People should look for the best in all things
September 16, 1999
YORK, Maine This is the story of the Beautiful Church and the Ugly Water Tower.
Situated in a peaceful meadow here in York, Maine, a stone’s throw from Maine’s rocky beaches, St. Peter’s Episcopal Church holds Sunday services from late June until Labor Day.
One summer, the good people of St. Peter’s returned to their vacation homes here to discover to their horror and dismay that during the winter, while they were not there, the town had erected an ugly orange water tower right behind their church.
Because many of those who attend St. Peter’s are people of money and position, they immediately pooled their influence to see to it that this desecration be dismantled. They went right to the top to the capital in Augusta.
It is good to report that they were successful. Before the following summer rolled around, the Ugly Water Tower had come down.
It is still down.
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In a day when America the once-beautiful is in danger of becoming completely black-topped for roads and parking lots, one can only applaud such dedicated efforts to preserve the loveliness of what remains of our vanishing countryside.
As an afterthought, however, one must add the hope that the people of St. Peter’s whose esthetic sensibilities were offended by the Ugly Water Tower for a few brief moments a week for a few brief weeks in the summer were just as ready to use their influence in life to help beautify the surroundings of those who must live amidst ugliness 24 hours a day, 52 weeks a year.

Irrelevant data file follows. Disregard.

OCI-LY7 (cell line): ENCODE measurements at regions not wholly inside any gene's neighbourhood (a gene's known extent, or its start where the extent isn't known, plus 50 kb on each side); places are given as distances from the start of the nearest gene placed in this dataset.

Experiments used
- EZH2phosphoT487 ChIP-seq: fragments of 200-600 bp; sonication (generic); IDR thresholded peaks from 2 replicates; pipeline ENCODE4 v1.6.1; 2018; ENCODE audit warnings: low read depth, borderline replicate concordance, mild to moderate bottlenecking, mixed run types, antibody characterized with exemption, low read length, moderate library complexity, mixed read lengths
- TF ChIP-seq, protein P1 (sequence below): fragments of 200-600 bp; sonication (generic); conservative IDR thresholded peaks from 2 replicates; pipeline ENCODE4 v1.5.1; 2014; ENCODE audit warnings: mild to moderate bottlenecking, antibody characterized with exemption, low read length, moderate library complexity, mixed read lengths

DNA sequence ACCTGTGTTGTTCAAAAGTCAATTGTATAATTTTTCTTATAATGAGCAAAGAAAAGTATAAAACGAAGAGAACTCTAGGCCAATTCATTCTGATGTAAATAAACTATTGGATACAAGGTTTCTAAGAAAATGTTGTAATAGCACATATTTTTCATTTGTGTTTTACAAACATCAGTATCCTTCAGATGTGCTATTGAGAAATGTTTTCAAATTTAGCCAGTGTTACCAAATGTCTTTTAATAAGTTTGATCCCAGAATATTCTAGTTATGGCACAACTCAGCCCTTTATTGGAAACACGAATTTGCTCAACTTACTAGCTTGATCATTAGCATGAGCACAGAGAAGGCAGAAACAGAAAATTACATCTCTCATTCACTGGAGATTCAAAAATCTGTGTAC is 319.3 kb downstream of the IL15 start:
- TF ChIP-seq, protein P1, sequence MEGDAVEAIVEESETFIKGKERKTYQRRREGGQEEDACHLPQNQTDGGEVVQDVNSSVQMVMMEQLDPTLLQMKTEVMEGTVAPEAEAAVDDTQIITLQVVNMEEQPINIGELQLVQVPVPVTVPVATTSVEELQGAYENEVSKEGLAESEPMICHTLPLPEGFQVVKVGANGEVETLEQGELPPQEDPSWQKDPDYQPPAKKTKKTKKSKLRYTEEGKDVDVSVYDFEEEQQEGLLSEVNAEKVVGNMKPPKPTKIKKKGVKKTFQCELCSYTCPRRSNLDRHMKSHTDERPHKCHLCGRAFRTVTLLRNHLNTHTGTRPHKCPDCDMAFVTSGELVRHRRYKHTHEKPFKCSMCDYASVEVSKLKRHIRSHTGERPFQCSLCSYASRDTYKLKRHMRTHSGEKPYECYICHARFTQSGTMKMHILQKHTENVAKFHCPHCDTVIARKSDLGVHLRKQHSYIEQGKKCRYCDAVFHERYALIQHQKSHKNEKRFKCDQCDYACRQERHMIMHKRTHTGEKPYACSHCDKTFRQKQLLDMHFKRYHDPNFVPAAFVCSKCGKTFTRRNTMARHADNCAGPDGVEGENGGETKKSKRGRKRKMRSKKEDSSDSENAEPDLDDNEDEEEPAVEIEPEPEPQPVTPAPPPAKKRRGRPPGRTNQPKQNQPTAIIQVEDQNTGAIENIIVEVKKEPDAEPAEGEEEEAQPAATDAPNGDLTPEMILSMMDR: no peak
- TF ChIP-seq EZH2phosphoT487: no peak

The Rev. Edward McNeill Poteat would have loved St. Peter’s in the meadow. A lover of beauty and a great preacher, he also composed beautiful music. But much of his pastorate was conducted in the central city in a rundown section of downtown Cleveland, Ohio.
He reflected on this once in a poem:
“I who love beauty in the open valleys,
Tintings of sunset and the swallow’s flight,
Must breathe the air of squalid city alleys,
Shut from the cool caresses of the night.”
So, you may ask, why did he do it? He gives a hint of that in the next verse:
“He too loved beauty, but a city drew Him,
Flowers he found in little children’s eyes,
Something of grace in lepers stumbling to Him,
Fragrance of spikenard spilled in sweet surprise.”
We must not lose sight of that kind of beauty, either.
R.J.B. of San Diego wrote and asked: “Billy Sunday used the phrase ‘hitting the sawdust trail’ in speaking of those who accepted Christ. What is the origin of that expression?”
Well, R.J.B., lumberjacks used to mark their way in the forest with a trail of sawdust to help them find their way home if they got lost. Revivalists in the lumber camps coined a religious metaphor out of the practice. They put sawdust on the floor of the revival tent and invited the “lost lumberjacks” to come forward and “find their way home to Christ.” (Copyright 1999 Newspaper Enterprise Assn.)